In our industry, it’s sometimes too easy to see in-office holidays—especially those that involve costumes, like Halloween—as opportunities for trouble instead of fun. It can be hard for HR to encourage participation and a festive mood while simultaneously worrying about inappropriate behavior, offensive costume choices, or lost productivity.
But when handled correctly, a holiday spent in the office can be a great source of positive energy, and an opportunity to achieve HR goals without anyone even noticing.
Free Team Building
It’s likely someone in your office is already planning some diversions for the upcoming holiday, and nearly everyone will be getting involved. What better time to organize a few fun (and free) team building activities? Interdepartmental costume contests are a great way to get everybody organizing around a common goal. Fun activities like apple bobbing, “seasonal selfie” photo booths, and pumpkin decorating give execs and employees a chance to meet outside the boardroom and laugh together.
A trick-or-treat parade for kids makes parents feel warm and fuzzy about work, provides a meet and greet for spouses and kids, and offers the chance to learn more about personal situations that might otherwise go unmentioned. If your office provides flu shots or other benefits counseling for families, schedule a side office to provide an (optional) function alongside the day’s fun.
What better way to sneak in an office-wide roundup of desk debris than when everyone is fixated on decorating? Ask employees to make their areas tidy in advance of visitors or decorating services, or use a departmental decoration contest as an excuse to request a complete clean-up after the fact. With prizes, of course.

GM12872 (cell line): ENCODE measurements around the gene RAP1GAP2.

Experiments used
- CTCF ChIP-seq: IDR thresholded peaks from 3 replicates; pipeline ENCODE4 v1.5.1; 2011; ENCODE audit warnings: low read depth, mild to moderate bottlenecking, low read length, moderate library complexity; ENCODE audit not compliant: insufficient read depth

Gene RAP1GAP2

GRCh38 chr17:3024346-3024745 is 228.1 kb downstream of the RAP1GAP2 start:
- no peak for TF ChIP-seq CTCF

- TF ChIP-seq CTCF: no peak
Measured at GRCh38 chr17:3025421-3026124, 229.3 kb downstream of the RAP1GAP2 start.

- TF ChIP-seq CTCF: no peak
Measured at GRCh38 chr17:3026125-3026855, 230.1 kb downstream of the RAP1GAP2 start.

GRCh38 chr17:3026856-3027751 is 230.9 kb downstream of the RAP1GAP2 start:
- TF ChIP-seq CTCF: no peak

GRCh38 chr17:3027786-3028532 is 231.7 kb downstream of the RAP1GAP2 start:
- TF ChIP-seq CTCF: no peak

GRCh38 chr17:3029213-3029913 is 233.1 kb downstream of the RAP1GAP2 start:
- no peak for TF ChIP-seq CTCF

Training Without Pain
Conduct and appearance are big worries for HR around the holidays, especially in an era when dressing up is an excuse to either sexualize or capitalize on controversial news and pop culture. While it would be amazing if everyone simply respected each other and themselves, you may also find a reminder is worthwhile (USA Today’s top-10 list of 2016 Halloween costumes will convince you). But instead of reacting to inappropriate behavior or attire, try being proactive with a humorous training session or handout. If sensitivity training comes in advance of an upcoming in-office event, it’s more likely to go over as just “part of the package” without seeming prudish or overly cautious.
Candy can be a real mood booster (and a focus enhancer—who knew?), especially around the holidays. Make the rounds, make some new friends, and re-stock the HR candy drawer (you have one of those, don’t you?), taking advantage of low seasonal prices on bulk candy.
As scary as it might seem, Halloween can also be a great way to check off some boxes in your HR “to-do” list. This Halloween, make a conscious effort to find the bright side and a new perspective on in-office holidays in general. We can’t promise there won’t be issues for you to solve, but you may find that the rewards are worth the risks.